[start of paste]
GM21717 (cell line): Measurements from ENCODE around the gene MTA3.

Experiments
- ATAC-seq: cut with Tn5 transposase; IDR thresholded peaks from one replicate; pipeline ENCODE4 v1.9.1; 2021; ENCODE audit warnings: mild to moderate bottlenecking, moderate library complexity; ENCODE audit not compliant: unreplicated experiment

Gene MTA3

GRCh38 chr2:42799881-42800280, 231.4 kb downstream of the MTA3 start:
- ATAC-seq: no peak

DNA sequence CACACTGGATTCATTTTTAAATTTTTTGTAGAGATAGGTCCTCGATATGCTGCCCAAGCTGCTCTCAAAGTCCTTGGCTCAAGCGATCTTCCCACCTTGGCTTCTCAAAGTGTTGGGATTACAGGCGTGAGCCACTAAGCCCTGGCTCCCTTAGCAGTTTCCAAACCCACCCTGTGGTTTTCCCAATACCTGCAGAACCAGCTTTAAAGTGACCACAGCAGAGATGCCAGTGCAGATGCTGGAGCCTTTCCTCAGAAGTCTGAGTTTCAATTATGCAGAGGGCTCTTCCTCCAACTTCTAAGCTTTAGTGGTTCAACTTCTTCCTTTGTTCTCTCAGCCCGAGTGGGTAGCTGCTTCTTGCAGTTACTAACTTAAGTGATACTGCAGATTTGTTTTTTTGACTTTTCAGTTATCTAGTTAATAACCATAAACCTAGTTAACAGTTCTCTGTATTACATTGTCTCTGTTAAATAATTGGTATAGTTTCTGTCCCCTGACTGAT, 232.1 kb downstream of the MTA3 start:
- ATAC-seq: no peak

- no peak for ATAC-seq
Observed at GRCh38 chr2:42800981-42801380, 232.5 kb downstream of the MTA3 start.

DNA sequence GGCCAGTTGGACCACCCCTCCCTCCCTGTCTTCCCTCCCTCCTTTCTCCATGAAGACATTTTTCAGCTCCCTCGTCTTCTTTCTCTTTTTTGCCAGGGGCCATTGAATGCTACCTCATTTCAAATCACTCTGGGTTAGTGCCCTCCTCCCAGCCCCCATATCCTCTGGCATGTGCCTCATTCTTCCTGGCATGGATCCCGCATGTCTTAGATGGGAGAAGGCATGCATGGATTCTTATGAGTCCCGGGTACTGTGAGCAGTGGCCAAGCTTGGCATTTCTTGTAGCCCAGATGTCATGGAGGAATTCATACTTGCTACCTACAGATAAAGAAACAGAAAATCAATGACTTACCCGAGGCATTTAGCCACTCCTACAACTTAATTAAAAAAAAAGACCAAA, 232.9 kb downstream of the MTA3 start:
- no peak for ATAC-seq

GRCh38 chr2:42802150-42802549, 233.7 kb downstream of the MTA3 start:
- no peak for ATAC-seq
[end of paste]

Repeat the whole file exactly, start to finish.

GM21717 (cell line): Measurements from ENCODE around the gene MTA3.

Experiments
- ATAC-seq: cut with Tn5 transposase; IDR thresholded peaks from one replicate; pipeline ENCODE4 v1.9.1; 2021; ENCODE audit warnings: mild to moderate bottlenecking, moderate library complexity; ENCODE audit not compliant: unreplicated experiment

Gene MTA3

GRCh38 chr2:42799881-42800280, 231.4 kb downstream of the MTA3 start:
- ATAC-seq: no peak

DNA sequence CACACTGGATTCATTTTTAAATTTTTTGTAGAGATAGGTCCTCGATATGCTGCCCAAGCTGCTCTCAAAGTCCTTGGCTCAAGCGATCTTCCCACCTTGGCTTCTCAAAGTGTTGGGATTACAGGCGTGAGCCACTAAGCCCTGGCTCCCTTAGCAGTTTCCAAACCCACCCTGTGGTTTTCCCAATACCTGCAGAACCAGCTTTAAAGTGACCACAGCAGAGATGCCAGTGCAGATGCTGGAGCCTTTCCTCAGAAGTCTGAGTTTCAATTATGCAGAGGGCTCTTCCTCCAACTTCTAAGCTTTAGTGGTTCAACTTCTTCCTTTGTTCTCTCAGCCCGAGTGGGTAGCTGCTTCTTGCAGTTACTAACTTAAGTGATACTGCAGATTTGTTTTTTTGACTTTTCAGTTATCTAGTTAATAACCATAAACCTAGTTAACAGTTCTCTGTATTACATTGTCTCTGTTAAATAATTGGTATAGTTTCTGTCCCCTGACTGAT, 232.1 kb downstream of the MTA3 start:
- ATAC-seq: no peak

- no peak for ATAC-seq
Observed at GRCh38 chr2:42800981-42801380, 232.5 kb downstream of the MTA3 start.

DNA sequence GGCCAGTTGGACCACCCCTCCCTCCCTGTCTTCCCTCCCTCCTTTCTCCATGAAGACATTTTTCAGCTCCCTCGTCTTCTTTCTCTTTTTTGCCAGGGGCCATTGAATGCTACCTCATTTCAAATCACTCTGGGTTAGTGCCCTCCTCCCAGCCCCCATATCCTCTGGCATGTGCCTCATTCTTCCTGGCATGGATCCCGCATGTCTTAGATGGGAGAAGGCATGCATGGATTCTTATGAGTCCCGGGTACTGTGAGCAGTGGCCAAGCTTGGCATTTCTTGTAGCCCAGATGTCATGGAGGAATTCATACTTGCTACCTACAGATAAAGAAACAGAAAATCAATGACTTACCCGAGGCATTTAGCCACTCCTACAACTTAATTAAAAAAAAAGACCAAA, 232.9 kb downstream of the MTA3 start:
- no peak for ATAC-seq

GRCh38 chr2:42802150-42802549, 233.7 kb downstream of the MTA3 start:
- no peak for ATAC-seq